You go into photography with the camera you have, not the camera you WISH you had…- E. David Luria, Founder and Director, Washington Photo Safari
Great pictures are created by photographers, not cameras. Cameras, no matter how expensive they are, are merely boxes that let in light. It’s the photographer who aims the camera to capture the subject at the right time, in the right light, and—as Henri Cartier Bresson would say—at the “decisive moment.”
Good photography is about composition, determining the subject of the picture, removing clutter from the background, finding the right angle, getting close, and looking for strong composition lines to run through the image to create a picture that clearly tells a story, gives a message, or conveys an impression.
Bigger, better cameras give you more options. They give you longer zooms, wider angles, faster and slower shutter speeds, more control over exposure and color filtration—but not necessarily better pictures.
The first step in taking good pictures is, of course, defining the subject. What’s the point of this picture? Why are you taking it? What are you trying to show? Who is the “client” for this picture? An architect? A nature-lover? The child’s parents? A magazine editor? If you’re your own client, what use do you have in mind for the picture? A family album? An email to friends? You need to have a clear purpose.
Instead of this…
Next, pick a time of day when you have the best light. For outdoor pictures, this is generally an hour on either side of sunrise or sunset and never any time in between.
After determining the purpose, get close to your subject. Eliminate any distraction in the background, so who or what the picture is about is clear to the viewer. A low angle helps you become more intimately involved with your subject, whether it’s a baby, a flower, a spouse, a cat, or a landscape.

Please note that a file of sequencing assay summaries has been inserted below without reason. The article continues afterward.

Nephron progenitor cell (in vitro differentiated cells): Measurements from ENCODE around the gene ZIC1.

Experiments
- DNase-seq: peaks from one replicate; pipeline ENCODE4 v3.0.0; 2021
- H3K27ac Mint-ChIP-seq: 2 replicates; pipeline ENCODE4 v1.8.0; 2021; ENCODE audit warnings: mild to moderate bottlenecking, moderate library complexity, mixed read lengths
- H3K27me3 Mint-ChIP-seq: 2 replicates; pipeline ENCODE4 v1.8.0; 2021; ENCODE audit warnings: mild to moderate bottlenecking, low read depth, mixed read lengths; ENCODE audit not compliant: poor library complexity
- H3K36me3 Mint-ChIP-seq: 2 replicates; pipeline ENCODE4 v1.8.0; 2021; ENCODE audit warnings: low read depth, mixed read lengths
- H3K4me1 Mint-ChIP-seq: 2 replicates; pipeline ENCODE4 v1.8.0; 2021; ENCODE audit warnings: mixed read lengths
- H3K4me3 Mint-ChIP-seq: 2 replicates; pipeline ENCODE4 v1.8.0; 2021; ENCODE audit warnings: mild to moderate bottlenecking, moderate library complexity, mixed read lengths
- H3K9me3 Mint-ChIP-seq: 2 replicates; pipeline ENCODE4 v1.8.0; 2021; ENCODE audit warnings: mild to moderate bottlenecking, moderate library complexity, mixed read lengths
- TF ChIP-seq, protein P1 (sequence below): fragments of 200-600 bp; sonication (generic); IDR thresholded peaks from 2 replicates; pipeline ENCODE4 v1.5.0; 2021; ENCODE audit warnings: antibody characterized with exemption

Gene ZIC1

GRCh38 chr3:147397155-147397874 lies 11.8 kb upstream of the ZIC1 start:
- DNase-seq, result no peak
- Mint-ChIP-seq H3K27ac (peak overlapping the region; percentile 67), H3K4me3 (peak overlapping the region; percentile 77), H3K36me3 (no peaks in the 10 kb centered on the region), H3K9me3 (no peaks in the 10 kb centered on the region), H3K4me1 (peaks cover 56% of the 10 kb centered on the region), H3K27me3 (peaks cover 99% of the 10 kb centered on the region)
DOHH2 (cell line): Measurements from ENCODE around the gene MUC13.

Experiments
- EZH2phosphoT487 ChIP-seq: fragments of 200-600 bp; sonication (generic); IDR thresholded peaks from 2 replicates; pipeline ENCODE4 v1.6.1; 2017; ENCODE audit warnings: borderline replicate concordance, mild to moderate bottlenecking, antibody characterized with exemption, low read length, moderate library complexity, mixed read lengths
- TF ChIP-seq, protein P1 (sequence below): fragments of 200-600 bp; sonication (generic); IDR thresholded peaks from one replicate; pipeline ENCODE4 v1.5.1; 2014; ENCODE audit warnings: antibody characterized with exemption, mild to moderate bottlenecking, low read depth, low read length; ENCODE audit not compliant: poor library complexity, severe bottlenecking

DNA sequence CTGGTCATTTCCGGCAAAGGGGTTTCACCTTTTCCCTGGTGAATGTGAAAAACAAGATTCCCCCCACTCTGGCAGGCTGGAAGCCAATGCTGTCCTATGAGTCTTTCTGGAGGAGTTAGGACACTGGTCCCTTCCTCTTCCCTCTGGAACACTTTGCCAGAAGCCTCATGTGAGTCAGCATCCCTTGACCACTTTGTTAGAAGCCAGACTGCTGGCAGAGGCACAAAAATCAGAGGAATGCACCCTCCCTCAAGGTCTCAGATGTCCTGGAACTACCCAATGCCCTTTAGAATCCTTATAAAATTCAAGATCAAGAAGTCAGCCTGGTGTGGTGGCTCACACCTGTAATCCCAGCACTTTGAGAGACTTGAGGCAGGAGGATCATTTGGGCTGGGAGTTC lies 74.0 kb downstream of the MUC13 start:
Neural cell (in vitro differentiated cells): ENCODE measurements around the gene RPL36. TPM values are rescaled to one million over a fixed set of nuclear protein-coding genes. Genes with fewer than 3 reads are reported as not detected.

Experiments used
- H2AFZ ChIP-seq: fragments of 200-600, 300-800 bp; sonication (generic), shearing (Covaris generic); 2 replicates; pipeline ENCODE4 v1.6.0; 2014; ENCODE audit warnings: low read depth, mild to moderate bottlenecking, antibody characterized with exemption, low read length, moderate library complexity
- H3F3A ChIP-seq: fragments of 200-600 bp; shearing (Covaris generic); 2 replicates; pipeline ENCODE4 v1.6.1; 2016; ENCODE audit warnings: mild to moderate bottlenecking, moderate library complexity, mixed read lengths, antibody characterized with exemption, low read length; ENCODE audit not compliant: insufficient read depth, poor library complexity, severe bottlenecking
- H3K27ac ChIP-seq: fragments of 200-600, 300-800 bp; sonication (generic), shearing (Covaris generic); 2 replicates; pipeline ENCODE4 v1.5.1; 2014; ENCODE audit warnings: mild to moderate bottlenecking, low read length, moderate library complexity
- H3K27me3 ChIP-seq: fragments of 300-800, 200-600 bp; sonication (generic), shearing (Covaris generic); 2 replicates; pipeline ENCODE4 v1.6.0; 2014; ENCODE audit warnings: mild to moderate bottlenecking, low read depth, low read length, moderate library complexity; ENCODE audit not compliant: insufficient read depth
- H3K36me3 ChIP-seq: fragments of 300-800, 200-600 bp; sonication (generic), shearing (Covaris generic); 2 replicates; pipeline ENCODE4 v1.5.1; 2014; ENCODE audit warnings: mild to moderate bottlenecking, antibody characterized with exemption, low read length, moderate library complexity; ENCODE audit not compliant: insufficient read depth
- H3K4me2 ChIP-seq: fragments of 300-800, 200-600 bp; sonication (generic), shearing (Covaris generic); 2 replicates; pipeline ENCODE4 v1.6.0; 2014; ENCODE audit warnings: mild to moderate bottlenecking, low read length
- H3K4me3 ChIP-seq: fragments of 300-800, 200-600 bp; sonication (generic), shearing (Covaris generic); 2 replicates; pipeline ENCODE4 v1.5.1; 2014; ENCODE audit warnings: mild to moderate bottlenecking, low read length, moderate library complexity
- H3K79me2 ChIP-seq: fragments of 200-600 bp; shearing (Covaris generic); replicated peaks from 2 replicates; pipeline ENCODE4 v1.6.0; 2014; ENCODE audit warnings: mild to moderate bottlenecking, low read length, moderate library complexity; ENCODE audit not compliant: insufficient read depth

Instead of this… Try this
Next, look for strong composition lines that draw the viewer’s eye into and around the picture. Lines that move diagonally from lower left to upper right, or upper left to lower right, tie in with our Western cultural training of reading from left to right. Look for lines that lead the viewer’s eye to the main subject, which should NOT be right in the middle but in the left or right or upper or lower third of the picture.
Then, look for opportunities to frame your subject using tree branches, archways, doorways, flagpoles, church columns, or any other available frame. Flowers or bushes on the bottom of your picture provide a frame of color.
Now, check your exposure. This step is very important. No matter how smart your fancy double-matrix, triple-bypass camera meter is, it knows only what it sees. Make sure it’s reading a medium-gray reflectance on your subject, a mid-point between black and white. If in doubt, use a gray card or a hand-held ambient light meter.
Then, check the depth-of-field of focus. Do you want the subject to stand out and have the background blurred? Use a wide aperture. Want everything in focus from front to back? Use a small aperture. Here’s a handy way to remember aperture. At F2, you get two people in focus. At F22, you get 22 people in focus. (Point-and-shoot camera users should look at the “Portrait” and “Landscape” icons on their control dial to achieve this same effect.)
Ready to take the picture? Make sure you’re holding the camera correctly, resting the body of the camera on the palm of your left hand, wrapping your left hand’s fingers underneath and around the lens, holding it very tightly to reduce camera shake. Better yet, use a tripod.
Wait! Before you push the button, make sure you like what you see. What you see in the viewfinder is the way your image is going to look. Do you like it? Okay, push the button. More importantly, if you don’t like it, DON’T push the button!
Lastly, look at all the pictures you’ve taken and remember that your worst pictures are your best teachers. Learn from your mistakes, so you won’t repeat them.